A full overview and detailed description of the LOKI project and the functionality of the developed modules is explained in the extensive LOKI Wiki. Code of the modules developed in LOKI is hosted and documented on GitLab.
The aim of the LOKI project is to develop an interdisciplinary system that enables fast and reliable airborne situation assessments following an earthquake. The system will serve to reduce longer-term damage after an earthquake by recording information on the current situation as efficiently as possible, thereby enabling remediation actions to be undertaken within appropriate timescales. A central focus is the timely overview and detailed recording of the damage to critical infrastructures, such as lifelines (bridges and roads), health care facilities and public institutions (e.g. schools). LOKI will improve the response time and reliability of information provided in the event of an earthquake, and enables better use of existing resources and emergency forces. The objectives will be met by combining existing expertise in earthquake research with a variety of new technologies and concepts, including machine learning, crowdsourcing, Unmanned Aerial Vehicles (UAVs, flying drones available for civil use) and 3D monitoring.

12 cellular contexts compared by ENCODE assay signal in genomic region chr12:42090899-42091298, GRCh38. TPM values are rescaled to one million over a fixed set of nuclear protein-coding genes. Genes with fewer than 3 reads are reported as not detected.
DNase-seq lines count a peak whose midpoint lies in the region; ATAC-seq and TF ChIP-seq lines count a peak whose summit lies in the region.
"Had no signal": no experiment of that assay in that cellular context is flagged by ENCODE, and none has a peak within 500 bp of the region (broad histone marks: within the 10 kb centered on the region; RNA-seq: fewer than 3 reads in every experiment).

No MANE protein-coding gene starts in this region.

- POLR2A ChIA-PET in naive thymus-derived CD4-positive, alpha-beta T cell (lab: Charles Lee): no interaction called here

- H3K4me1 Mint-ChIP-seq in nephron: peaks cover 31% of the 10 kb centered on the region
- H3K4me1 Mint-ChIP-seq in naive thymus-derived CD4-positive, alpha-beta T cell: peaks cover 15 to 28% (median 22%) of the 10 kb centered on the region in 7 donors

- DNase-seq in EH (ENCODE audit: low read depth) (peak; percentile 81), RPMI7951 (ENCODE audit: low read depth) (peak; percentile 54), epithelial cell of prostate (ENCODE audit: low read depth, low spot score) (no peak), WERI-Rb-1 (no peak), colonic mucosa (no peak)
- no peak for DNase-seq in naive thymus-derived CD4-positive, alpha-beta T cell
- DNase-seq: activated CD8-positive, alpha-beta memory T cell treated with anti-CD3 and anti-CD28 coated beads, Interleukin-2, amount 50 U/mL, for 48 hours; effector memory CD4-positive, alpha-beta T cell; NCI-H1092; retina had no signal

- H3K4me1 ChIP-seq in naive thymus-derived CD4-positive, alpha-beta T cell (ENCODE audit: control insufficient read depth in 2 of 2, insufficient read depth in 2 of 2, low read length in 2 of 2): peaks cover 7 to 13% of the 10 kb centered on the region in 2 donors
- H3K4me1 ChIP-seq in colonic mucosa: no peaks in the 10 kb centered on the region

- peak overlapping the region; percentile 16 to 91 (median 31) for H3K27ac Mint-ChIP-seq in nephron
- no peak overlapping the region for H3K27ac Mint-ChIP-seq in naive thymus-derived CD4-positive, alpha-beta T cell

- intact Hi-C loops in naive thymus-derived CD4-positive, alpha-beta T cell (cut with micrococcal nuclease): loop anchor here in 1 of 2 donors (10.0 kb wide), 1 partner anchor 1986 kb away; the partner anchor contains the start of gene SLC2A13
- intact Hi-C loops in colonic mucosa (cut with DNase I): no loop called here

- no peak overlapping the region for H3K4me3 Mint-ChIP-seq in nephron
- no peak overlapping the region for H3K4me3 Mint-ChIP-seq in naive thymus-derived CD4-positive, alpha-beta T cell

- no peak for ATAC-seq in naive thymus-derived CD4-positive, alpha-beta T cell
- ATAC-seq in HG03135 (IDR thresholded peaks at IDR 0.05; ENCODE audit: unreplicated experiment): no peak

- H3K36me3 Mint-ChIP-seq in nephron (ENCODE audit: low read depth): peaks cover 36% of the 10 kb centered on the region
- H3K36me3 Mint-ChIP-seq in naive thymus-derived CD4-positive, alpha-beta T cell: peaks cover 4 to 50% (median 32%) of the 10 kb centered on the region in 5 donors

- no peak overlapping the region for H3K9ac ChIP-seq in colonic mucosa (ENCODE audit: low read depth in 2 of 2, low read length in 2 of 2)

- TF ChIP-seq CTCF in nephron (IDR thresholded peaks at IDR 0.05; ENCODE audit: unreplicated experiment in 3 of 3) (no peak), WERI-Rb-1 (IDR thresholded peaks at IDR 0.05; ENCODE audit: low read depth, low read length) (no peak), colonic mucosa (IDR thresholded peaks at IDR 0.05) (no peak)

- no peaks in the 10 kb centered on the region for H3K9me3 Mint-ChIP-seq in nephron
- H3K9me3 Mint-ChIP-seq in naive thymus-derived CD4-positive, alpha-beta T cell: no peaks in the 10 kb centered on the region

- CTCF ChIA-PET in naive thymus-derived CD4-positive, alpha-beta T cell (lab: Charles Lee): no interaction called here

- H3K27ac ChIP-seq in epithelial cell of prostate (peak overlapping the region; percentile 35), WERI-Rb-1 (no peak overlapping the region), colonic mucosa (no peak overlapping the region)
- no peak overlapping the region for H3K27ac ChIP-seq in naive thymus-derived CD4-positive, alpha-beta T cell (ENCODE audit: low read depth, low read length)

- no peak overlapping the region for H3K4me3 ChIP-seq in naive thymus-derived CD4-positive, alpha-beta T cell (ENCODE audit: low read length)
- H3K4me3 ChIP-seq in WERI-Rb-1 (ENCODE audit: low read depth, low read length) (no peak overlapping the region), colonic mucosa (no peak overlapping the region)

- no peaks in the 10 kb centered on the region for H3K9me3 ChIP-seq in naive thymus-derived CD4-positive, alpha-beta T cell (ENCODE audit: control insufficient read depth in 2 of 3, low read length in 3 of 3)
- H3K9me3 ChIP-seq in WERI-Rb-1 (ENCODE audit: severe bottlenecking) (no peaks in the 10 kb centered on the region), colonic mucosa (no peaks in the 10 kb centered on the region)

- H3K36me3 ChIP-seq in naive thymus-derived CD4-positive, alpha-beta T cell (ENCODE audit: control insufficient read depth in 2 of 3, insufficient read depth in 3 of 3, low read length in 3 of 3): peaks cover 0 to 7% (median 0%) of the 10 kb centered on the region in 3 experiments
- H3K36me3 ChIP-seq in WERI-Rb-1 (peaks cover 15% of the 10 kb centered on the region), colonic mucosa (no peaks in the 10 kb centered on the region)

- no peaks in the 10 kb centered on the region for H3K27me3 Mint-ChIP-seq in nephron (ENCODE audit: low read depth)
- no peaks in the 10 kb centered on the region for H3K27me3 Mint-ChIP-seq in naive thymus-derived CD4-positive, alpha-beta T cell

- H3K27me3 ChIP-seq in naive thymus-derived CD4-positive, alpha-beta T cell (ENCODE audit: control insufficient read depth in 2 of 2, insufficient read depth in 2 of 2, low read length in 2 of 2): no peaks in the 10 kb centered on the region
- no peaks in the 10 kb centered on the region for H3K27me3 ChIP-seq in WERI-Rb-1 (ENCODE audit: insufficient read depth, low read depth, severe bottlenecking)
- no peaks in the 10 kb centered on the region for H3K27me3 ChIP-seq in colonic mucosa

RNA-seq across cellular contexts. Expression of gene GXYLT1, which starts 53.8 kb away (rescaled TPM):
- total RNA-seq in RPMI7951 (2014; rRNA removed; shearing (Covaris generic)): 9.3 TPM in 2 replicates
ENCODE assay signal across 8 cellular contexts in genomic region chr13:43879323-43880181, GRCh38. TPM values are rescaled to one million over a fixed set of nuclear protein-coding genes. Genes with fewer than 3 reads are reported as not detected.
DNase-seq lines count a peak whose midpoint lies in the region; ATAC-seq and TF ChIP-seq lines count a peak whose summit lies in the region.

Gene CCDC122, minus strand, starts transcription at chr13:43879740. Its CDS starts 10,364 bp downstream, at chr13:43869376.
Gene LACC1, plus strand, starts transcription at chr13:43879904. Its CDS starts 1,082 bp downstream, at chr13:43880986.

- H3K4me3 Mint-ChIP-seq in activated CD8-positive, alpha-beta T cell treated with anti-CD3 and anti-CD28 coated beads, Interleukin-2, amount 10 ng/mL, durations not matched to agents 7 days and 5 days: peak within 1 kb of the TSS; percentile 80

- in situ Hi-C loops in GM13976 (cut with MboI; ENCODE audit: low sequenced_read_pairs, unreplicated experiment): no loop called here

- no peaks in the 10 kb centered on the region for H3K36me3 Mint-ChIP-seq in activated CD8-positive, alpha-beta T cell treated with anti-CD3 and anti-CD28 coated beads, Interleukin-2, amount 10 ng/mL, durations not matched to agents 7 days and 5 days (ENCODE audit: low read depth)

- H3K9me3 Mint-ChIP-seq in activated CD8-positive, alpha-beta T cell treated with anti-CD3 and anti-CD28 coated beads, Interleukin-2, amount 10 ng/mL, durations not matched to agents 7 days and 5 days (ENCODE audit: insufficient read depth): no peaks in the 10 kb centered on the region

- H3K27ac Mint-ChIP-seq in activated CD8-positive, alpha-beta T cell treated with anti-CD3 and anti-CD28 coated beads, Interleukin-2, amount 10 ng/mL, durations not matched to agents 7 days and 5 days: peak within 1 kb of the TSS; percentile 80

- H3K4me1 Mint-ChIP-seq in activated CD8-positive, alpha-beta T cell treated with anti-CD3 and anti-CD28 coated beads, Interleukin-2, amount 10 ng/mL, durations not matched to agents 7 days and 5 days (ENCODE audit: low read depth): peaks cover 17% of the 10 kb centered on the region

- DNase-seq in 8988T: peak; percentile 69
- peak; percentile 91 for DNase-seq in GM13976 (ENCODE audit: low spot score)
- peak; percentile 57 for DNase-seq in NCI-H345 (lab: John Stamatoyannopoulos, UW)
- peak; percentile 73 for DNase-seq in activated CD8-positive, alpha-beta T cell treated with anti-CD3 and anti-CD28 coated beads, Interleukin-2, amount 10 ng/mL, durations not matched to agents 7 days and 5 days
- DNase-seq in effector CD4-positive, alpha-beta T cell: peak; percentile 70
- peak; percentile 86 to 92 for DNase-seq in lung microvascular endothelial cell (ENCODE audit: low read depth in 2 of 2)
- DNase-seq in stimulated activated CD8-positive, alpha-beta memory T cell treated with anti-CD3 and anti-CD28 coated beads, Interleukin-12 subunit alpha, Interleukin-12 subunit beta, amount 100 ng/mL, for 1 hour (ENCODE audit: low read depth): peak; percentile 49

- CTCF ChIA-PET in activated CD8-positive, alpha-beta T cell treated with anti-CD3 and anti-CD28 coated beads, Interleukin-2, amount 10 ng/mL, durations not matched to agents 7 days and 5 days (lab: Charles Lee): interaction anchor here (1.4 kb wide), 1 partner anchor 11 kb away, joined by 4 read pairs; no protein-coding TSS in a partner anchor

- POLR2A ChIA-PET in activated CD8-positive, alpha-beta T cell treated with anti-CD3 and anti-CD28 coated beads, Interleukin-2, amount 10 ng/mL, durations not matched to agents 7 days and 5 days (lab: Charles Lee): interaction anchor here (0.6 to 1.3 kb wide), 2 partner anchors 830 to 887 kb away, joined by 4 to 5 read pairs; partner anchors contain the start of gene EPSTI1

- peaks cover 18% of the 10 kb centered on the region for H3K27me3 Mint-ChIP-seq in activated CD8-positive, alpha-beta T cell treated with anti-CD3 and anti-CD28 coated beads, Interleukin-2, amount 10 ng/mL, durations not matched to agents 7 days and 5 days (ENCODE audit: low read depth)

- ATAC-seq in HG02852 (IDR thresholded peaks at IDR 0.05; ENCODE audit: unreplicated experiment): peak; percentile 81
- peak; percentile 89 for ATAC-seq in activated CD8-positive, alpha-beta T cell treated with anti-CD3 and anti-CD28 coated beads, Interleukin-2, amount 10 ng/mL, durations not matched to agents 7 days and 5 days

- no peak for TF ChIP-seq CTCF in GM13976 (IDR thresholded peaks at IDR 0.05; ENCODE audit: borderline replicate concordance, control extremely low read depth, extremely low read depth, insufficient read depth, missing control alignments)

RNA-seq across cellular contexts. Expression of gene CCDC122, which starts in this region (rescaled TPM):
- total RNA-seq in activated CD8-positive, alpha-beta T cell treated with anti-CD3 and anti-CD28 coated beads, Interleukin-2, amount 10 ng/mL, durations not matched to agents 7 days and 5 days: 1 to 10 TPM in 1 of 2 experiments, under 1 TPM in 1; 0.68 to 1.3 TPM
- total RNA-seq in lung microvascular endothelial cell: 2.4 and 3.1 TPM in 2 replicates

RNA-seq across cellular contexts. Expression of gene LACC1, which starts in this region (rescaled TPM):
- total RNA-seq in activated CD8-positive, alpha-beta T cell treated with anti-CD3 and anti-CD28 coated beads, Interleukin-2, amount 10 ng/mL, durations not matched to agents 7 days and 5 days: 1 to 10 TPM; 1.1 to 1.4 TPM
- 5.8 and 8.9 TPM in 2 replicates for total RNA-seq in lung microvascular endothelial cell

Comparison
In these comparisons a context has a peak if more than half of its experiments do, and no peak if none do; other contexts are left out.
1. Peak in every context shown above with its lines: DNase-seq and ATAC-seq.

Core components of the LOKI research project and their interaction.
Project partners and their research focuses in the project
Heidelberg University serves as the coordinator of the research project, which is a collaboration between several project partners. Within this collaboration, components and services developed by the individual partners will be integrated into a single system.
Coordination mechanisms for UAV fleets:
Coordination mechanisms for UAV fleets: Development of real-time capable and adaptive planning mechanisms for UAVs and investigation of decentralized coordination mechanisms, with which UAVs themselves coordinate the division of the area, the prioritization of targets and the route to be flown.
Exposure modelling: Integration of crowdsourcing and primary UAV overflights into building-specific (iterative) exposure modelling, as well as the adaptation of corresponding evaluation algorithms. This approach is capable of working with very heterogeneous data availability.